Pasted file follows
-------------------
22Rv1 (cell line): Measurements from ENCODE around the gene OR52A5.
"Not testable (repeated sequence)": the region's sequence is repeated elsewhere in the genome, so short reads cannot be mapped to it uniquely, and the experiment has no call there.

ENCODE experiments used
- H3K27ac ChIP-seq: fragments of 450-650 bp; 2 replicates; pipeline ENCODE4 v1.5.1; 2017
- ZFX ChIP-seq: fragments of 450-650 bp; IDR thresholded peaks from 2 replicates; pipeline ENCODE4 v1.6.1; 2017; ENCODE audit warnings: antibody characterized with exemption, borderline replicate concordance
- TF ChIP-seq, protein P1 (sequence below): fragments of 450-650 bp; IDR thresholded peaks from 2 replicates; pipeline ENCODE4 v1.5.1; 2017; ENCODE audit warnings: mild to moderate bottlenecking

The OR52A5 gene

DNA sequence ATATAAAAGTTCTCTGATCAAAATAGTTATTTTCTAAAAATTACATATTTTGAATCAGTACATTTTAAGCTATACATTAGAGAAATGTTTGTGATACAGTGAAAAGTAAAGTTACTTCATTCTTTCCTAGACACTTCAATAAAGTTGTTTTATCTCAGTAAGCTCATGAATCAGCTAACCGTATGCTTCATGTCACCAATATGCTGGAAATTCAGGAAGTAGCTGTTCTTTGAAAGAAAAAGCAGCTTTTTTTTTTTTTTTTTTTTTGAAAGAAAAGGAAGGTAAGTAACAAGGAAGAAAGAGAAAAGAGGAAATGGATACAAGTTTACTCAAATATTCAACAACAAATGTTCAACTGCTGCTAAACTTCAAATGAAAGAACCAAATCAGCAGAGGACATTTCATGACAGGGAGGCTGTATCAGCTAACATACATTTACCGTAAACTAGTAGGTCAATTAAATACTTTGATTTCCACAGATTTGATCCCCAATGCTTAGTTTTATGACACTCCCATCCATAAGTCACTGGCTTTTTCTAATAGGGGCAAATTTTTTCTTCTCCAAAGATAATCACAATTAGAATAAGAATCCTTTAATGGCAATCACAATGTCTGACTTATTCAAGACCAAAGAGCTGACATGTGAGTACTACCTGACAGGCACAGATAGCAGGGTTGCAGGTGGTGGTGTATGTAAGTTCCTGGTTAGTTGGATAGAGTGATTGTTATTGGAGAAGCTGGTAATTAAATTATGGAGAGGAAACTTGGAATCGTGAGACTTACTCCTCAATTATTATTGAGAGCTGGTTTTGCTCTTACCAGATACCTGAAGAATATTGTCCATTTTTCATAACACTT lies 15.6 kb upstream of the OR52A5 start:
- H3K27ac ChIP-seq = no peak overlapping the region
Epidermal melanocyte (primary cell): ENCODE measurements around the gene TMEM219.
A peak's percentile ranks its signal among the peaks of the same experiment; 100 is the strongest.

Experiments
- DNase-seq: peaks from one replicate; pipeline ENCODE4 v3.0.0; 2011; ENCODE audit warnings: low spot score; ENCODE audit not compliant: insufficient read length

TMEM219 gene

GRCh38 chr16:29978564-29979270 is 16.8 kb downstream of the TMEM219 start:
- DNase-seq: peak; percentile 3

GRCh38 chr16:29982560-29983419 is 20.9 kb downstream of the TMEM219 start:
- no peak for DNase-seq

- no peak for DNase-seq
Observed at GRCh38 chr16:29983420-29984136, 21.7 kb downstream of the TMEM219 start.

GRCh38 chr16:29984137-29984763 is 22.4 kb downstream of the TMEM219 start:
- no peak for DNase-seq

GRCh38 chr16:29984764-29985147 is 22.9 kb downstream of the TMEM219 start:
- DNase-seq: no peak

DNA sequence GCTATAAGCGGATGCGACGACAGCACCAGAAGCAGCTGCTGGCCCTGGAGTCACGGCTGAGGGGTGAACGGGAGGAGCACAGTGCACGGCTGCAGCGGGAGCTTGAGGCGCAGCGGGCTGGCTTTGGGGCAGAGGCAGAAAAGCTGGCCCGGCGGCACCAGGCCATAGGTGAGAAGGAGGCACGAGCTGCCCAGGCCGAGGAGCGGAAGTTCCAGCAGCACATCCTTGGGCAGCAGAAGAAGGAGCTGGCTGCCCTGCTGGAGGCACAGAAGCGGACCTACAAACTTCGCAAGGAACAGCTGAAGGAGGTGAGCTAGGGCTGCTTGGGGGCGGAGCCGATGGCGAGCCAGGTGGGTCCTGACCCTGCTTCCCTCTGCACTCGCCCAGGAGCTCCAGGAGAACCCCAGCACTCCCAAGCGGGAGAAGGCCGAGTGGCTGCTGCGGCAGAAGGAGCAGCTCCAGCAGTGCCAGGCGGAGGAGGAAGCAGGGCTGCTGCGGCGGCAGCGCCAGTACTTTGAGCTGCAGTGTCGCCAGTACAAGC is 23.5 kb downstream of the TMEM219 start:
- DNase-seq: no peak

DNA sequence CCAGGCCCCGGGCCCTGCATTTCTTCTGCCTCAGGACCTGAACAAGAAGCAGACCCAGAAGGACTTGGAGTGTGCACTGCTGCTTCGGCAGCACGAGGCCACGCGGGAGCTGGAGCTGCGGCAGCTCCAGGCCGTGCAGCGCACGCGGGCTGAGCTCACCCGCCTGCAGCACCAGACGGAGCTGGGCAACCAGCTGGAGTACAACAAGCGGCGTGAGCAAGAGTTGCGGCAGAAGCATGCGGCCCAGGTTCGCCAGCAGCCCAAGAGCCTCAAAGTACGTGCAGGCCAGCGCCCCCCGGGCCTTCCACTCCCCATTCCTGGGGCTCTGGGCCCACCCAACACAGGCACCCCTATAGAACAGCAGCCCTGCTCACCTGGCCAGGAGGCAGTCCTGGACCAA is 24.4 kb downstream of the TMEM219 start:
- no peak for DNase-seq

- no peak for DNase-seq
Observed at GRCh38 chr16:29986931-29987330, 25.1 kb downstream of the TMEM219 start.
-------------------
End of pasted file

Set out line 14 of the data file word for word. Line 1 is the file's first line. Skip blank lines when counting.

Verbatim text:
TMEM219 gene